Here’s an example (minor spoilers) to demonstrate how Witcher 3 side quests become mini-stories. Geralt arrives at a town where some creature seems to be killing people in a nearby forest. A town elder claims it’s the spirit of the forest, a spirit they once revered as a local god. It has become upset because the townfolk stopped sending young hunters out to kill animals and make sacrifices to it. This elder wants the spirit appeased, and for the town to return to its old ways.
But the young men of the village don’t want to risk their lives hunting animals to appease a spirit – especially one that is killing their townfolk. They want to be free. It turns out the spirit is an ancient leshen, a scary relict from ancient times.
Geralt has to choose to either spare the creature by making a sacrifice to it or to draw it out and kill it. The reward is the same either way but each has moral dimensions and unintended consequences. Nothing is ever straightforward.
Applying Freed’s measure, this side quest is great. The player has the opportunity to explore the character and understand his various dimensions. At the same time, they learn more of the game’s lore and get to explore its themes.
Not all side quests have this level of complexity, but many do and it helps the player to explore the world and complete continuously compelling stories.
Monsters in Witcher 3 are at times as important to the story as its people. This might seem a strange thing to feature as one of its strengths – most fantasy worlds are populated with monsters. What’s the big deal?
As author Sami Shah – latest to join us at Fantastica – recently pointed out, monsters are meaningful; they reveal our weaknesses. I’ve said elsewhere that the monsters we make are unique to times and places and they’re demonstrative of what is and isn’t permissible.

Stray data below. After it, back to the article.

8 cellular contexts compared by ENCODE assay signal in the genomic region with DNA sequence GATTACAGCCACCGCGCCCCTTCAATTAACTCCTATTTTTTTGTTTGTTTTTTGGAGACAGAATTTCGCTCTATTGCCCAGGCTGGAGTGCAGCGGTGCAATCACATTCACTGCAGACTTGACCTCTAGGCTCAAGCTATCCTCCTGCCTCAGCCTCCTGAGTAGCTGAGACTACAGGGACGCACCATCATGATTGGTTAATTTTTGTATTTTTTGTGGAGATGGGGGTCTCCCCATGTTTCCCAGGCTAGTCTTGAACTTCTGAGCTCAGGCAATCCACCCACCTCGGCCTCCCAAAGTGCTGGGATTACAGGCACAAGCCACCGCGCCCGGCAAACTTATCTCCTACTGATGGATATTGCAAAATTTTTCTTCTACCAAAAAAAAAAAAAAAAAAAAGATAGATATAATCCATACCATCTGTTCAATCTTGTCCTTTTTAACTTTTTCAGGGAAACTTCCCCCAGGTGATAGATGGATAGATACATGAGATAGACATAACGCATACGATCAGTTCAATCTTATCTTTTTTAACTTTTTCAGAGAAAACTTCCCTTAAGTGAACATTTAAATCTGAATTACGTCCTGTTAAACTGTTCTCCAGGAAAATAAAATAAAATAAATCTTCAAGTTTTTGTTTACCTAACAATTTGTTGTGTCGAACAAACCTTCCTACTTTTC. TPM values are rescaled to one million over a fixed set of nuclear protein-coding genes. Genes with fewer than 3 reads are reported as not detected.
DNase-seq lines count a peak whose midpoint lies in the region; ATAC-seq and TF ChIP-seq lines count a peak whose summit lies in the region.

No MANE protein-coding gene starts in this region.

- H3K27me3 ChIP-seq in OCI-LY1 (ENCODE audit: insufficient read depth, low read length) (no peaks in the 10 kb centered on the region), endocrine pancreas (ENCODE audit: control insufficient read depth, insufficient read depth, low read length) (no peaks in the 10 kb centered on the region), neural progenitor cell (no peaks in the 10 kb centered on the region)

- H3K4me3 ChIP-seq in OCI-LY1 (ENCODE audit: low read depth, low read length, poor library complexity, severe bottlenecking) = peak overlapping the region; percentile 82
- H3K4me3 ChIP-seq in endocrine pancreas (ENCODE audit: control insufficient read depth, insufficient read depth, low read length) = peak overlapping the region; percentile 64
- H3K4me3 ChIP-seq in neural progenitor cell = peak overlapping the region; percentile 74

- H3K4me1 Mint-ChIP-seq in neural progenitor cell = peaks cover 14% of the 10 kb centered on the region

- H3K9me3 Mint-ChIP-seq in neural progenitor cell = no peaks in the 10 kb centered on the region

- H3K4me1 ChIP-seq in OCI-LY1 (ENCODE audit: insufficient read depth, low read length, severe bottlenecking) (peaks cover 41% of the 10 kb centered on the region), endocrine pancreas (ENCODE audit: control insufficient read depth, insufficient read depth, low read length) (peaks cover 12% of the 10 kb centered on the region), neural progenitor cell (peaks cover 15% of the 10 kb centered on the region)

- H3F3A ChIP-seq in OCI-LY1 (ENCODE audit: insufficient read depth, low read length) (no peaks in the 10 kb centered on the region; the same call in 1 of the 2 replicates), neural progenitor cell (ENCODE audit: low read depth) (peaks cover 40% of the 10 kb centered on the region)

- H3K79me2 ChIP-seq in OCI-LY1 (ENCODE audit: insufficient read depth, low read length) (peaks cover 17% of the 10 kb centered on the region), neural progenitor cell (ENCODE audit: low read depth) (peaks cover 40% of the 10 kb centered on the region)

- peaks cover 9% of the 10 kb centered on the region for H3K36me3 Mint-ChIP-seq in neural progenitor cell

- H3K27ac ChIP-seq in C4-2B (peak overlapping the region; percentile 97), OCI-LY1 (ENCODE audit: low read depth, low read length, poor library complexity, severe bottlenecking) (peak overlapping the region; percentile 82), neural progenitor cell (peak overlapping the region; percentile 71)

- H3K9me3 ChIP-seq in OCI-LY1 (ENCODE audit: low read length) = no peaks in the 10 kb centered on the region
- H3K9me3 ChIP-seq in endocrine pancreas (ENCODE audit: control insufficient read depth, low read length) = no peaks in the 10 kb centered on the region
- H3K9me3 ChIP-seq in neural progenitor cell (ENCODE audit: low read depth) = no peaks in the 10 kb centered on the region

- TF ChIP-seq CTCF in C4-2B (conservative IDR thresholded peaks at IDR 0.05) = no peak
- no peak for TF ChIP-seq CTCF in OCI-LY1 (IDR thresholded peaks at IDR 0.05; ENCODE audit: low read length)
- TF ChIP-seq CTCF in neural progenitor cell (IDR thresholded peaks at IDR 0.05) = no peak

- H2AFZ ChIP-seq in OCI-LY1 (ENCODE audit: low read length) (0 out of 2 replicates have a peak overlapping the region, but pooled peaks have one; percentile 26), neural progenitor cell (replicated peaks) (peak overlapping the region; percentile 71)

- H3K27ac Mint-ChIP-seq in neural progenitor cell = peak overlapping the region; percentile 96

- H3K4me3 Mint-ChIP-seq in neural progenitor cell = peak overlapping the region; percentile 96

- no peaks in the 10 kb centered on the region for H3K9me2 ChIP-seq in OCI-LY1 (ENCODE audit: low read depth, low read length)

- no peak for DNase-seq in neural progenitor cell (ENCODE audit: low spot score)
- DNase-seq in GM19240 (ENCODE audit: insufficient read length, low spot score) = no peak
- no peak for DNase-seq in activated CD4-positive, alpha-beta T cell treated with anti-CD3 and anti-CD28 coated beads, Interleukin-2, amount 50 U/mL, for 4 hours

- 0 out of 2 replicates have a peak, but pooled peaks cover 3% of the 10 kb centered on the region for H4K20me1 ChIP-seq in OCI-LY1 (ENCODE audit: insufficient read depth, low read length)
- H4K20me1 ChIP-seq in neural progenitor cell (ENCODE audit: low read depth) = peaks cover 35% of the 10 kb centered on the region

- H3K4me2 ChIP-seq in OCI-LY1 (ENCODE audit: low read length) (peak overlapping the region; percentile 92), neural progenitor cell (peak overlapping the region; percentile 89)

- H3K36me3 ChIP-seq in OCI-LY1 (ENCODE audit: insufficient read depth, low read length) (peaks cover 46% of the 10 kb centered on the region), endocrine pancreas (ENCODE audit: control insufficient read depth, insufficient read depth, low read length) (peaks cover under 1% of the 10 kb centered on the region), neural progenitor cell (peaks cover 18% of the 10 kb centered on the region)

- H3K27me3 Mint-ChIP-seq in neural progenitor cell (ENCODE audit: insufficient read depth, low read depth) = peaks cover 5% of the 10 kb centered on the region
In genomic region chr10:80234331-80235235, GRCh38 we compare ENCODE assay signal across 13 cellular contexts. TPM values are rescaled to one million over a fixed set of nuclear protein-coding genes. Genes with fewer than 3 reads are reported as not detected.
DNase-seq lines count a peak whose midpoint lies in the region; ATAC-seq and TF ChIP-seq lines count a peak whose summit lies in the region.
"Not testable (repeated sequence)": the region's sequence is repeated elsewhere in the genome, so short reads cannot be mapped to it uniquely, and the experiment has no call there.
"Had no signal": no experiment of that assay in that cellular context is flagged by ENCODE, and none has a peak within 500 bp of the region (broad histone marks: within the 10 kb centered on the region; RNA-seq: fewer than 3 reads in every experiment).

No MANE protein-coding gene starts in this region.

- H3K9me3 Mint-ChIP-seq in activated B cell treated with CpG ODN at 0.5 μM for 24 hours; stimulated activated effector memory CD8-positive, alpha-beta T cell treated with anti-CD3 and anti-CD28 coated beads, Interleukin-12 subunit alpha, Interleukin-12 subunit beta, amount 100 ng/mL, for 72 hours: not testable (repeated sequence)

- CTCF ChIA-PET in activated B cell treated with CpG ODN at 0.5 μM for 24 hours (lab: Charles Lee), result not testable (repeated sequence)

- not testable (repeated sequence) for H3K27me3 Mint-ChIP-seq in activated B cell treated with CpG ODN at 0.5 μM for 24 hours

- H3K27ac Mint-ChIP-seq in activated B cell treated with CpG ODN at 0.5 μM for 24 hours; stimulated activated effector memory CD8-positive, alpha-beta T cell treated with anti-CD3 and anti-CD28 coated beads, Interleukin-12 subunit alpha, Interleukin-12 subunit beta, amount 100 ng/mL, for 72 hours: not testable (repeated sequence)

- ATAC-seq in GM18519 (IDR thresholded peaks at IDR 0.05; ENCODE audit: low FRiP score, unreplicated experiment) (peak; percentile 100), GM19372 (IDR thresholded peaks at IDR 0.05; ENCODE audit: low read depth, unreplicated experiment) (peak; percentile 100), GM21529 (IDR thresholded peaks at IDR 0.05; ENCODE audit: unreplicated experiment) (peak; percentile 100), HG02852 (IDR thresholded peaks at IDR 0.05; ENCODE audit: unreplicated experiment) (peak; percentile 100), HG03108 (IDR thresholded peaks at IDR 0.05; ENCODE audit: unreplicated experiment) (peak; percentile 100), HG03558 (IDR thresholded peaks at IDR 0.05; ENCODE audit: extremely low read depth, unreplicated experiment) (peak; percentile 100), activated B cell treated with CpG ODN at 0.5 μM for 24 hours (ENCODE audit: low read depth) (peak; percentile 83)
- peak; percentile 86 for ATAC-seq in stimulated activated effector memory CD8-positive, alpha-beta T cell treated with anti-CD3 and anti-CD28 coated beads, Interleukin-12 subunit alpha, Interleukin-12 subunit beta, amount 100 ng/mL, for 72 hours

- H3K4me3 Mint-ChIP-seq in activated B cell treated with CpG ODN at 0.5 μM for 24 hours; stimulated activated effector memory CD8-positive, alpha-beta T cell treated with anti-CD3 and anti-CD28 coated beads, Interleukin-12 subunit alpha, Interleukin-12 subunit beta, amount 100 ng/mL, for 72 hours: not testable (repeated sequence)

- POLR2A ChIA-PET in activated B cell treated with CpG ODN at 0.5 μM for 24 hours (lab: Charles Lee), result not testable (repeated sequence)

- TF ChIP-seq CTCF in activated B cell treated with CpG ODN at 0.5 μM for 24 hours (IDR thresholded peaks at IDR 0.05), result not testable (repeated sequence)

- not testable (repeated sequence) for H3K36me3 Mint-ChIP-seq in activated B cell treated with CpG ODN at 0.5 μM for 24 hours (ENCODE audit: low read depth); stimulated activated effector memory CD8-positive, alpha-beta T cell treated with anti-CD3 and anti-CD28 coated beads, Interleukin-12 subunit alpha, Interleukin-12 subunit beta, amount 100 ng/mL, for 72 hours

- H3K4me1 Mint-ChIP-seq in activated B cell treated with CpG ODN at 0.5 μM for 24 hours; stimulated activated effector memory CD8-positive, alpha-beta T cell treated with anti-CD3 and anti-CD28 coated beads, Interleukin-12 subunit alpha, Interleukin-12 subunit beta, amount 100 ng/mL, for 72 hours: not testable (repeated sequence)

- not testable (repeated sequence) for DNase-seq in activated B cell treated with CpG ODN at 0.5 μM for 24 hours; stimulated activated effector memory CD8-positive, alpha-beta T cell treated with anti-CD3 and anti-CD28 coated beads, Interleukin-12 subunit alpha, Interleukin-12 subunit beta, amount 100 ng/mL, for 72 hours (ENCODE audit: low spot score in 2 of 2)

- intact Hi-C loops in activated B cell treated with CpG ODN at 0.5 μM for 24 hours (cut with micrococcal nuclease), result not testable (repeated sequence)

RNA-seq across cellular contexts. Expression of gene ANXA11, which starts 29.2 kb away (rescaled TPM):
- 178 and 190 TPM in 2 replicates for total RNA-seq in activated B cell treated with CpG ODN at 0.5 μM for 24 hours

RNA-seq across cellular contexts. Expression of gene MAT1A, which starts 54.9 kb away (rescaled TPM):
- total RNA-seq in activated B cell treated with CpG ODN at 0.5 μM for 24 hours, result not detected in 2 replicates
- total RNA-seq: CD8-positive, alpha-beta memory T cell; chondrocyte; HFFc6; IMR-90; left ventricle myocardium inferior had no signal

At the extremes of the known world, of allowable behaviour, are dark corners and the monsters that dwell in them. Understanding our monsters tells us a lot about ourselves.
Witcher 3 shows this idea perfectly. In the example above, the village has had a long relationship with the leshen, has been willing to risk the lives of its young men in order to sacrifice animals to a creature they revere as a spirit.
In other cases, a field gone to fallow might be haunted by a wraith – the ghost of a girl who was murdered by a jaded lover, and Geralt has to expose this crime in order to vanquish the monster. Or he might have to decide whether or not to execute a succubus that has been unintentionally killing the men that are drawn to her.
The game is full of examples that complicate the moral element of being monstrous. Religious fanatics kill off kill shape-shifting doppelgangers that just want to live as humans in towns and cities. Many of the rock-trolls and woodland creatures are sympathetic characters, even amusing ones.
In each case, the people of this world live side-by-side with monsters. So it should be no surprise to learn that many of them are drawn directly from folklore. At times the creatures live as a result of human errors of judgment and their crimes. In these cases, monsters are our creations and so we are responsible for them. Their existence is closely entwined with the morals, the norms and the lives of the people within the game. Resolving the cause is not always about waving your sword around (although that does happen a lot).
In other words, the monsters in this game aren’t flat and boring. They’re not simply obstacles to overcome in order to level up and progress to the next job. There’s something real about them. They reflect a richly imagined and morally complex world.
If you prefer your games as rich storytelling experiences but you prefer gritty, futuristic settings, fear not. Developers of Witcher 3, CD Projekt, are working on a solution just for you. A couple of years ago they announced the development of Cyberpunk 2077, their next big project. The sad part is, it’s only due to be released ‘when it’s ready.’ So in the mean time, I guess I’ll go back to Fallout 4.
First published at Fantastica on the 5 March 2016.